That was the plan, at least, when Mr. Spitzer sought kudos for making New York the "first state" to file suit against the gun industry. For "first" we can now read "only" — even Mr. Spitzer’s activist Connecticut counterpart, Richard Blumenthal, hasn’t followed suit (See below) . Evidently eager to contribute something distinctive in the line of legal analysis, Mr. Spitzer staked the state’s claim on a truly novel theory: That guns, lawfully produced and sold or not, should be reclassified as a legal "nuisance," akin to drifting smoke or straying animals, that prevent neighboring residents from peacefully enjoying their domiciles. Even some of his allies found that a long stretch, but Mr. Spitzer blustered about how he had "a strong case built upon a solid legal foundation," based on "a clear statute," "repeated conduct that clearly violates the law," and so on.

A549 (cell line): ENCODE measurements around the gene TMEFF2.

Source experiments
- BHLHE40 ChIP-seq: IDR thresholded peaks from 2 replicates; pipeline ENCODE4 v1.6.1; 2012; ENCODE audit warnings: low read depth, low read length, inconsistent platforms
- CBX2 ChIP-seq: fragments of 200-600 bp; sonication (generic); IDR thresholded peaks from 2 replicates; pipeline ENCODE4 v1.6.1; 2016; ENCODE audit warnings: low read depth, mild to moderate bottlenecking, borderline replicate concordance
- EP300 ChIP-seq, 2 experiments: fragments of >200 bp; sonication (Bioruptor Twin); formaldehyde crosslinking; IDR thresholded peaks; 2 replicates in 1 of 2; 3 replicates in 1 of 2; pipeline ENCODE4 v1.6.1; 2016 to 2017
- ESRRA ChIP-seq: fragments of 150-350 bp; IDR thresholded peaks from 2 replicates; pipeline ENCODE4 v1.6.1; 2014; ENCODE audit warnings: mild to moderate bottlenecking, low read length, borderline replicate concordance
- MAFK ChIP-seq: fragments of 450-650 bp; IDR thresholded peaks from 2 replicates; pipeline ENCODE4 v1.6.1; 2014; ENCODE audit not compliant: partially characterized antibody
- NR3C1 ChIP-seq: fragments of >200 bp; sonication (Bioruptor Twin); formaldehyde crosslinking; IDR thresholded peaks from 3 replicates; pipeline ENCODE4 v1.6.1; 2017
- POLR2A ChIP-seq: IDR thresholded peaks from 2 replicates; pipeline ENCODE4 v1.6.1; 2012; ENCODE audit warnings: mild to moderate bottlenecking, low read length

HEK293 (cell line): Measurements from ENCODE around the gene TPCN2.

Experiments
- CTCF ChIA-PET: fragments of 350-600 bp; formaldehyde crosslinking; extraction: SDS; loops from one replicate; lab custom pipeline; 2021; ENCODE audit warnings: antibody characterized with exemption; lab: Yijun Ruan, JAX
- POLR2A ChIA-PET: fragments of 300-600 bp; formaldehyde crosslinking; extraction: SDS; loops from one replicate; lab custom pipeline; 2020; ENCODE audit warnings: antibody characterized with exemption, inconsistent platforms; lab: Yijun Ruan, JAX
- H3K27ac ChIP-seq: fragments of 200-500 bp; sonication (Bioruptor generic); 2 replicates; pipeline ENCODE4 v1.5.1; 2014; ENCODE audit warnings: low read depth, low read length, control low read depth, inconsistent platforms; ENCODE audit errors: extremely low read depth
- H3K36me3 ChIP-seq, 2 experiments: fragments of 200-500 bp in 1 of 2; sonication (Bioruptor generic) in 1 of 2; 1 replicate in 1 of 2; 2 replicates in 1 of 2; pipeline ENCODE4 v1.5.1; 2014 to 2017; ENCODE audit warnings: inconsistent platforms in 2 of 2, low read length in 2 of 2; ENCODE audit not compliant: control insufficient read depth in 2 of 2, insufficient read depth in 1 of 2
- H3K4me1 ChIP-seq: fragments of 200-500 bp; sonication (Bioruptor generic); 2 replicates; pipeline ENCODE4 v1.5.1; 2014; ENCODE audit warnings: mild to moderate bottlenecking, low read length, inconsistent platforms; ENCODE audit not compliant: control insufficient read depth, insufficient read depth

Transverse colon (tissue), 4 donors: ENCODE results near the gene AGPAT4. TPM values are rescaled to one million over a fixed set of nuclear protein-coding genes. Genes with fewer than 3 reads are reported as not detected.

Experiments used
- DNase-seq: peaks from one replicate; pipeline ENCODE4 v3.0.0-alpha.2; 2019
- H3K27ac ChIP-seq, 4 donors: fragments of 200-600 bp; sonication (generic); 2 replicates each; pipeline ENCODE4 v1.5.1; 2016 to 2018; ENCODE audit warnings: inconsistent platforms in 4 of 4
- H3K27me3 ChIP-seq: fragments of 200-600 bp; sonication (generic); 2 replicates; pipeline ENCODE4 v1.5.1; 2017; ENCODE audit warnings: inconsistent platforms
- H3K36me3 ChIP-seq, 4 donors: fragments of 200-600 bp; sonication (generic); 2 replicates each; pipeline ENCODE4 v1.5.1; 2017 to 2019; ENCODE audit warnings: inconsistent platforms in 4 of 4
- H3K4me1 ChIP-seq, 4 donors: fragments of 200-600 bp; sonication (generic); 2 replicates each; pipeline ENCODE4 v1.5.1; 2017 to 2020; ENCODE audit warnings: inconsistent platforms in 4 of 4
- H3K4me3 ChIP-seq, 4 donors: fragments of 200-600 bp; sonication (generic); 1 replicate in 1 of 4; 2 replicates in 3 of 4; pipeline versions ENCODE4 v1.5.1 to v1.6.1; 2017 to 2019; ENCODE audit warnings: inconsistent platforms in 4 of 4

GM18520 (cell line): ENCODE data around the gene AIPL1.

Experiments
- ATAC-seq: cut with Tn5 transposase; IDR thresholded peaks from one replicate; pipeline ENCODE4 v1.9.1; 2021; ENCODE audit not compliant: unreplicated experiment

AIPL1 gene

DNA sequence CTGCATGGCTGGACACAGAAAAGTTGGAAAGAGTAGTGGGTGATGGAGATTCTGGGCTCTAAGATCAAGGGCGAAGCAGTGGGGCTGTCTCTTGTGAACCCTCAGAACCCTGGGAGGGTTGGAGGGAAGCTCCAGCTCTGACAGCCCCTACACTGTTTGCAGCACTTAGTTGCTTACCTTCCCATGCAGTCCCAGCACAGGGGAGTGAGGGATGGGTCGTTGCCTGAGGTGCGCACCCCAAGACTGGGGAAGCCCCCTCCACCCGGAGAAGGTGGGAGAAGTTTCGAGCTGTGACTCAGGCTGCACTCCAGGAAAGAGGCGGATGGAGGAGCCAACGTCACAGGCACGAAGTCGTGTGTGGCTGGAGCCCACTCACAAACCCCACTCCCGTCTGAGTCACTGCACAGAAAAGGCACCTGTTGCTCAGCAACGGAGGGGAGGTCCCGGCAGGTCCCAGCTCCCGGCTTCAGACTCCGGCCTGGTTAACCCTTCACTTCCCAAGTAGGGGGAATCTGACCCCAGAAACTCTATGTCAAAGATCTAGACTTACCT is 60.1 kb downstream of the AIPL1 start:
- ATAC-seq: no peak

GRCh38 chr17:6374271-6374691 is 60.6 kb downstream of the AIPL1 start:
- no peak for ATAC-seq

Just in case the logic of the nuisance theory proved elusive,Mr.Spitzer was not above falling back on blunter methods."If you don’t sign," he threatened Glock, which was refusing to follow its larger competitor Smith & Wesson into signing a "voluntary"deal with the feds,"your bankruptcy lawyers will be knocking at your door"—a comment widely construed as referring to the ruinous costs of legal defense.And as the Smith & Wesson deal itself careened toward collapse, Mr. Spitzer threatened other gun-makers with antitrust prosecution for having dropped their cooperative efforts with Smith & Wesson, including joint legal defense.The point was sheer intimidation: Why else menace smaller companies with antitrust penalties for failing to enter an agreement to restrain trade with the largest firm in their industry?